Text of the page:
more comfortable as NONES. People were clearly sensing some longing for a faith space to
call home; however, it was clear there was anxiety over picking the wrong place and there was
one Mom who struggled with the idea of sending her daughter to an Easter service with a friend
from school, she seemed afraid she might catch something. And I understand, there are a lot of bad things I
wouldn’t want anyone I love to catch and there just doesn’t seem to be a good vaccine for bad
After a moment of pause and grace, the speaker responded. First, the scholar suggested,
American parents worry far too much. Then he made a profound invitation to worry less as
parents about what type of Christian or Muslim or Jew your child might become and more
about the type of Christian or Muslim or Jew into which you are growing. This, I believe is an
invitation to all of us, not just in how we interact with young people, but how we interact with all
people. To be brave enough to dive into faith, to be open enough to take time to study and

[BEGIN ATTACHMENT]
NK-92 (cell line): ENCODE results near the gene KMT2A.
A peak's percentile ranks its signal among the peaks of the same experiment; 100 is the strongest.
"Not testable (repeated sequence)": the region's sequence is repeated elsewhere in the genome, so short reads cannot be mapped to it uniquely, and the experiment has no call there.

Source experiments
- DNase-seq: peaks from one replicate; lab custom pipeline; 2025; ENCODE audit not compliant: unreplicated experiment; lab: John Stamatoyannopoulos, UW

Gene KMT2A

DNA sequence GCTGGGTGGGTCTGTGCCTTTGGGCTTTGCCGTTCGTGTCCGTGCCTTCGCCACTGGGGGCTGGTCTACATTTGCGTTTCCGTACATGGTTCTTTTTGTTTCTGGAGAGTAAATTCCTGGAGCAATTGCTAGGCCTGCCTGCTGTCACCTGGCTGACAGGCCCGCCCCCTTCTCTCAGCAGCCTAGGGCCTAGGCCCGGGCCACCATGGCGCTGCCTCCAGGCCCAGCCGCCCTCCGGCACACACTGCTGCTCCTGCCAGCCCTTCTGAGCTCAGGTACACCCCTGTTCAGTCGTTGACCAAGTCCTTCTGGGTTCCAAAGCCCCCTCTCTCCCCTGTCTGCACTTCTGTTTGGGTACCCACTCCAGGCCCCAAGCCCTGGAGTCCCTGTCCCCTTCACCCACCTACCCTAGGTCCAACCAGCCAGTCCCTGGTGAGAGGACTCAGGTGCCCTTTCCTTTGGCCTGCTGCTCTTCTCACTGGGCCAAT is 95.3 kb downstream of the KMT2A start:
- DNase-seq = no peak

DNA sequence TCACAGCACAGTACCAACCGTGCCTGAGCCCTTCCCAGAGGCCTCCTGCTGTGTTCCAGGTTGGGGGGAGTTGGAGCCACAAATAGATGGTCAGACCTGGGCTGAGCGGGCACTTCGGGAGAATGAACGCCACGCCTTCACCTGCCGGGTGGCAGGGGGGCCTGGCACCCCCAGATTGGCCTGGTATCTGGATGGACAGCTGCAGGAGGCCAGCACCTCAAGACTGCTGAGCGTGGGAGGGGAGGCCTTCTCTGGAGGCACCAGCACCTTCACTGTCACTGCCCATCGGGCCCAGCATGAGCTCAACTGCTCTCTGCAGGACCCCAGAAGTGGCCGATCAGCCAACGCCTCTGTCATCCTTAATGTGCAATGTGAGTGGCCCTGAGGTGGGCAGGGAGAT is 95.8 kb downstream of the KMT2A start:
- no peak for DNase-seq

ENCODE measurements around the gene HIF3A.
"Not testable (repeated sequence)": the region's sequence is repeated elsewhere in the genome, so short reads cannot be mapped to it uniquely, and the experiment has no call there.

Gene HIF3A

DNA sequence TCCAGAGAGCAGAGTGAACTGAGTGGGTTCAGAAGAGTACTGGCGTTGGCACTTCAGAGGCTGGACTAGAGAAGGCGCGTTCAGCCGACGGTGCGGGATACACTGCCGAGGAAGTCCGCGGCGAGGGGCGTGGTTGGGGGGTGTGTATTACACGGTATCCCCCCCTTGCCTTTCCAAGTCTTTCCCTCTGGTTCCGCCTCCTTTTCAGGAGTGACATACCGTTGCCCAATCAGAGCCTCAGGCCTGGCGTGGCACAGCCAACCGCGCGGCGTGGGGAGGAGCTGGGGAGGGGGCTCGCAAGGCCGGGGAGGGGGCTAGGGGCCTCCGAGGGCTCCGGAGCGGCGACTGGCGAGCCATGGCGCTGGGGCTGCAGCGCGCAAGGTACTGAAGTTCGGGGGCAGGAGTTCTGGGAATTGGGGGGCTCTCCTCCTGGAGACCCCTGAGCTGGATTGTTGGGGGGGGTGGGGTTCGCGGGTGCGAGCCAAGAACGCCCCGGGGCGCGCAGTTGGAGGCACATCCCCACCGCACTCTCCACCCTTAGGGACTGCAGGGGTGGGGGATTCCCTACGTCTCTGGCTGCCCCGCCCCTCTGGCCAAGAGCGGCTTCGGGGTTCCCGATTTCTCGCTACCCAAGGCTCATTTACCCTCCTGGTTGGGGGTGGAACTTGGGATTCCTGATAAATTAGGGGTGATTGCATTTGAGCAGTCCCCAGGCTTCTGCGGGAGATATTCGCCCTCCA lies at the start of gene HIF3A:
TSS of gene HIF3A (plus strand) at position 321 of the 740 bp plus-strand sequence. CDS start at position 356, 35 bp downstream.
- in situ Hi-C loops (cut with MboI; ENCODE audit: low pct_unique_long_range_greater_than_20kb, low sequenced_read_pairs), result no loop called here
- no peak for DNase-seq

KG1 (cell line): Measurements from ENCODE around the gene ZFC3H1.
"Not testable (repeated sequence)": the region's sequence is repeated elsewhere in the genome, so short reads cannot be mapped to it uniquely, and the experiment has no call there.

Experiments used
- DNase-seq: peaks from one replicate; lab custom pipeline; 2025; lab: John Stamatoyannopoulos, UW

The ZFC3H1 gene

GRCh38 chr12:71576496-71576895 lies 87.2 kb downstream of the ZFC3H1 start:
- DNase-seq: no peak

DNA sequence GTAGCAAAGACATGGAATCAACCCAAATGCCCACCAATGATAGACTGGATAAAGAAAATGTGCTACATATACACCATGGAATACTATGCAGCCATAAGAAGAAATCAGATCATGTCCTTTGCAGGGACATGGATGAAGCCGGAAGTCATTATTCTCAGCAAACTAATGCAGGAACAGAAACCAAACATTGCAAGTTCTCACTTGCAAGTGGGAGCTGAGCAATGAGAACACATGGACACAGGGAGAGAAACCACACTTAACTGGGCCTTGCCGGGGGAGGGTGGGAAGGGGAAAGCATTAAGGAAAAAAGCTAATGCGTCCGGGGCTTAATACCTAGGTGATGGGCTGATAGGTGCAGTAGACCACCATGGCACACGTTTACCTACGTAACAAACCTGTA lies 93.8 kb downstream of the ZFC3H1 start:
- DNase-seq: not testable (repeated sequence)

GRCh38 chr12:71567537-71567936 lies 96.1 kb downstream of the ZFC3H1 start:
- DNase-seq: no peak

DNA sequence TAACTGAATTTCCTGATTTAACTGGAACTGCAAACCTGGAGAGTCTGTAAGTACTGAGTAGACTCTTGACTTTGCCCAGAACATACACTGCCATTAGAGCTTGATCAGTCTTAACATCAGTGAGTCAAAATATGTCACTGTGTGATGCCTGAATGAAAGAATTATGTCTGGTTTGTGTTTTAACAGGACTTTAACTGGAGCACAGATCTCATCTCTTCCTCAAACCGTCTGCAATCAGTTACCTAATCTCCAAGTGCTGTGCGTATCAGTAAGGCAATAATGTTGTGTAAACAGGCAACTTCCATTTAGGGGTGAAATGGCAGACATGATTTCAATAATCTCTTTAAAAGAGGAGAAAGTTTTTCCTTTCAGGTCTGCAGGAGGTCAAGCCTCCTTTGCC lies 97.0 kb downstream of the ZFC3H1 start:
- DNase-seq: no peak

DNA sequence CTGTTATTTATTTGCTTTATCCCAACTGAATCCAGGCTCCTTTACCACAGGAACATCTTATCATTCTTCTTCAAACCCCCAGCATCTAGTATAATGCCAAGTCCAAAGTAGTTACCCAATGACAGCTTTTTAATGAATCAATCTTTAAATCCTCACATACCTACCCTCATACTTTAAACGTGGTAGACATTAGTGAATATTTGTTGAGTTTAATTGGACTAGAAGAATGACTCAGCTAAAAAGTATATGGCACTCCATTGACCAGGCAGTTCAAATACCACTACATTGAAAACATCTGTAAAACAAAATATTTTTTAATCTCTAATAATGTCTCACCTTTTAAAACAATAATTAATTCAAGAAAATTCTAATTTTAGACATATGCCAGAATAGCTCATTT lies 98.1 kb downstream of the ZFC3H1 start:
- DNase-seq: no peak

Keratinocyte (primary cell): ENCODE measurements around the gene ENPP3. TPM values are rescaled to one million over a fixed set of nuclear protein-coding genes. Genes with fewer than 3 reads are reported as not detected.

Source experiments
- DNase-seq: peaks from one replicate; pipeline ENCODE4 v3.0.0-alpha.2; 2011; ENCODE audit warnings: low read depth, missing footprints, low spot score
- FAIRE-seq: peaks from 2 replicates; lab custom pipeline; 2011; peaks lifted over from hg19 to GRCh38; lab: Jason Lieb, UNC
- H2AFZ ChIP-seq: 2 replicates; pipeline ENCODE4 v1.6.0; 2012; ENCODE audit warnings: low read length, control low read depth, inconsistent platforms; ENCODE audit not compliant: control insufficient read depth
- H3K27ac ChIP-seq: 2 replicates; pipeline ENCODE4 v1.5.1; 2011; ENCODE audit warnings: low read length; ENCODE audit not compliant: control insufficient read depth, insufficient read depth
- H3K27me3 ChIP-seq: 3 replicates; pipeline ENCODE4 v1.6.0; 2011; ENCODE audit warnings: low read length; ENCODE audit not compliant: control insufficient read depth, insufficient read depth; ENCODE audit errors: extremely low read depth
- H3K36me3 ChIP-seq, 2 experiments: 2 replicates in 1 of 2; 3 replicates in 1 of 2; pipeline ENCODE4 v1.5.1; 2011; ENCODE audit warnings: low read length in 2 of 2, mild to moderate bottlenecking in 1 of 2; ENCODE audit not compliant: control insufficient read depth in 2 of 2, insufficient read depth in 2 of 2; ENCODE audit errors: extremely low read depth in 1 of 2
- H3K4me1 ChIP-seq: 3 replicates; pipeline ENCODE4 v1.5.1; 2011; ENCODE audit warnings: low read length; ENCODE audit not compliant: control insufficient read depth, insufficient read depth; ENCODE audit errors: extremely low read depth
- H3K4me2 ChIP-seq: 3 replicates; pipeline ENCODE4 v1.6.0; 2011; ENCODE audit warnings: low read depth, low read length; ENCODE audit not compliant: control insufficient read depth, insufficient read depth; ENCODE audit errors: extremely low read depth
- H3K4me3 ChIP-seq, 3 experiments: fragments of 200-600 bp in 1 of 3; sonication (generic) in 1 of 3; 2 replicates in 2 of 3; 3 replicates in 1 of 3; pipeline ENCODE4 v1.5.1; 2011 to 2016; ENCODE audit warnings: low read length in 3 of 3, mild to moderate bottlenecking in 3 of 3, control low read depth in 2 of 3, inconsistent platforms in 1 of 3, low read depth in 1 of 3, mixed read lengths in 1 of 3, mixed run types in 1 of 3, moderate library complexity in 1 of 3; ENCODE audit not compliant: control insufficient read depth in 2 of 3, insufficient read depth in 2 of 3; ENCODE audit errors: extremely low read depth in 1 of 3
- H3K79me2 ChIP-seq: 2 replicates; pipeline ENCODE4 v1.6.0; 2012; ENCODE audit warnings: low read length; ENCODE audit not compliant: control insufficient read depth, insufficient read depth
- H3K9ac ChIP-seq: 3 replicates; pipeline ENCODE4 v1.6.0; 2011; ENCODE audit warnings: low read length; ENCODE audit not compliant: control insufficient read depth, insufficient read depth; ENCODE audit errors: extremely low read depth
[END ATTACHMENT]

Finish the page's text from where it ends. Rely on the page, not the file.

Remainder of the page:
question. To explore faith with deep seriousness and get beyond the elementary school
reading levels we have inherited to a truly honest place that says we don’t have all the answers.
Deep faith means we can listen and care for others, not build up walls and boundaries, but
deep faith takes time and it is not easy.
That’s in this story from Paul too. We didn’t hear it but it is there. We don’t see it in Athens but
it is there. We don’t see Paul in the synagogue decade after decade but it is there. We have to
read between the lines to see the psalms he has sung and the prophets he has studied, but it is
there. We don’t see Paul in study, worship and prayer week after week, day after day but Paul
could not be in Athens living that moment without his deep roots of faith. Being rooted opens
him to explore the world and being rooted it can do the same for all of us. Being rooted can
make us better people, better parents, better citizens.
Paul proclaims God is present beyond the wood and stone, beyond the temples and shrines,
beyond the divisions humans make with each other and the divisions they make in the name of
the Divine. Paul knows his faith in a God that sets his heart on fire and opens his eyes from
blindness. Paul lives his faith so he can care for others. Paul roots himself in God’s love so he
can be open to the questions around him. Paul studies his faith with deep reverence so he can
love the world around him. May we have the courage to dive in with him and listen to the world
around us today.
Rev. Debra McKnight